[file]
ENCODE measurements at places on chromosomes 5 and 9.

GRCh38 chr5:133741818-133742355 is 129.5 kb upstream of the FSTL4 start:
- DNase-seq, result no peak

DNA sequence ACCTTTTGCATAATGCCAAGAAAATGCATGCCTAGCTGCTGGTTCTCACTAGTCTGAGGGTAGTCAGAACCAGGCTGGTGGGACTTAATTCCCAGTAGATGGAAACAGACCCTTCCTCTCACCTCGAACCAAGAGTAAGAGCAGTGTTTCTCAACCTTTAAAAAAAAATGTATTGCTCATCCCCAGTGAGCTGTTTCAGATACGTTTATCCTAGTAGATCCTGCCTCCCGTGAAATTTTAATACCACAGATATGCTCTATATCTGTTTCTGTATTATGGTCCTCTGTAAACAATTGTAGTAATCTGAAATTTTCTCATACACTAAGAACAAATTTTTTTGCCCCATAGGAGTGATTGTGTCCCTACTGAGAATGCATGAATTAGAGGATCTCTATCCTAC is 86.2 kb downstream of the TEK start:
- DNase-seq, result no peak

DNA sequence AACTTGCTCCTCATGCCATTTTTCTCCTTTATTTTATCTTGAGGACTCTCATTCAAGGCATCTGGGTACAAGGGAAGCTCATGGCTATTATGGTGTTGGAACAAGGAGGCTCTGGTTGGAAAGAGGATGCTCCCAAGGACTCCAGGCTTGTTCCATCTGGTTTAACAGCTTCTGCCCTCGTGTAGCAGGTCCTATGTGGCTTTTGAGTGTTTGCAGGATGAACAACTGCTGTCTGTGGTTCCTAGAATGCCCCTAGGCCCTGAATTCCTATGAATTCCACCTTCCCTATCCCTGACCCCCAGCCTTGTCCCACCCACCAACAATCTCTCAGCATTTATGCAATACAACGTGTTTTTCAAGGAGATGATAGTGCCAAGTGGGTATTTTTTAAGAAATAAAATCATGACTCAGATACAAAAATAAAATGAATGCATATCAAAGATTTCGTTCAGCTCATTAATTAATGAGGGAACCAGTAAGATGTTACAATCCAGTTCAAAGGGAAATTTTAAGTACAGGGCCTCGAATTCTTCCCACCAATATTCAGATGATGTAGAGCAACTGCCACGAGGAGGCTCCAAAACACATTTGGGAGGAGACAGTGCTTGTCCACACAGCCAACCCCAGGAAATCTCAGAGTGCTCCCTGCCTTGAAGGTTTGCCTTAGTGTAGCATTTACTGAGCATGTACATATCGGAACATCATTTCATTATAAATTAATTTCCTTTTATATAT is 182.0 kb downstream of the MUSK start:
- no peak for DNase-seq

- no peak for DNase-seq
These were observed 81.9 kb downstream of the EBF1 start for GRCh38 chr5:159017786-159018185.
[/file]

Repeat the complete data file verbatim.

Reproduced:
ENCODE measurements at places on chromosomes 5 and 9.

GRCh38 chr5:133741818-133742355 is 129.5 kb upstream of the FSTL4 start:
- DNase-seq, result no peak

DNA sequence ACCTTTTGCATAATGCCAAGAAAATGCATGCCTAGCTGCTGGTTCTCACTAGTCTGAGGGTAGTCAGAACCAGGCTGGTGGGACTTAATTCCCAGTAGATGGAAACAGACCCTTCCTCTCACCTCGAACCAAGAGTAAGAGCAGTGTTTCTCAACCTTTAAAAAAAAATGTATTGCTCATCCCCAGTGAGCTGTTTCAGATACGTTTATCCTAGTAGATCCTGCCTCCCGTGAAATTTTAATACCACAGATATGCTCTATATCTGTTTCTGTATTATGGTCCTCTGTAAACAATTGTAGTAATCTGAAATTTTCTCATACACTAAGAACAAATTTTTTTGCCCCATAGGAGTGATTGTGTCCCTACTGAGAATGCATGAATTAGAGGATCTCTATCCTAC is 86.2 kb downstream of the TEK start:
- DNase-seq, result no peak

DNA sequence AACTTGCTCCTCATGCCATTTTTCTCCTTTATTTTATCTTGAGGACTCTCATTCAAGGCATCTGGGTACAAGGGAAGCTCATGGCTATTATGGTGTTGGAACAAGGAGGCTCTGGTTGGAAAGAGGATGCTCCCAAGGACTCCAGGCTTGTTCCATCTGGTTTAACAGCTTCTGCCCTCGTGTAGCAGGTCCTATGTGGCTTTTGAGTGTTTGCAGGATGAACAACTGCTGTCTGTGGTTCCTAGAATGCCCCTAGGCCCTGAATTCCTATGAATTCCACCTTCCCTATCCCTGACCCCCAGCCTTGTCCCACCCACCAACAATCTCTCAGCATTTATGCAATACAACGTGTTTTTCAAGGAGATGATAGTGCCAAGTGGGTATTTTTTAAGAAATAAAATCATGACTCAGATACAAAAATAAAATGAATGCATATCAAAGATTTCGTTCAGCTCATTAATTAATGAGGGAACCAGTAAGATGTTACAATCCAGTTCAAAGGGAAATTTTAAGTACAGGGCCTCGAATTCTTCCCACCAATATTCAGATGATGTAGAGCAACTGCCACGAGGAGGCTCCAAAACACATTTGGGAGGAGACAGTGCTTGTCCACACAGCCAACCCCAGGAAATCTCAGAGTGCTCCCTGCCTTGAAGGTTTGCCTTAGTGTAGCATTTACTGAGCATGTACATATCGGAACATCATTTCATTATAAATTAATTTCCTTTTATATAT is 182.0 kb downstream of the MUSK start:
- no peak for DNase-seq

- no peak for DNase-seq
These were observed 81.9 kb downstream of the EBF1 start for GRCh38 chr5:159017786-159018185.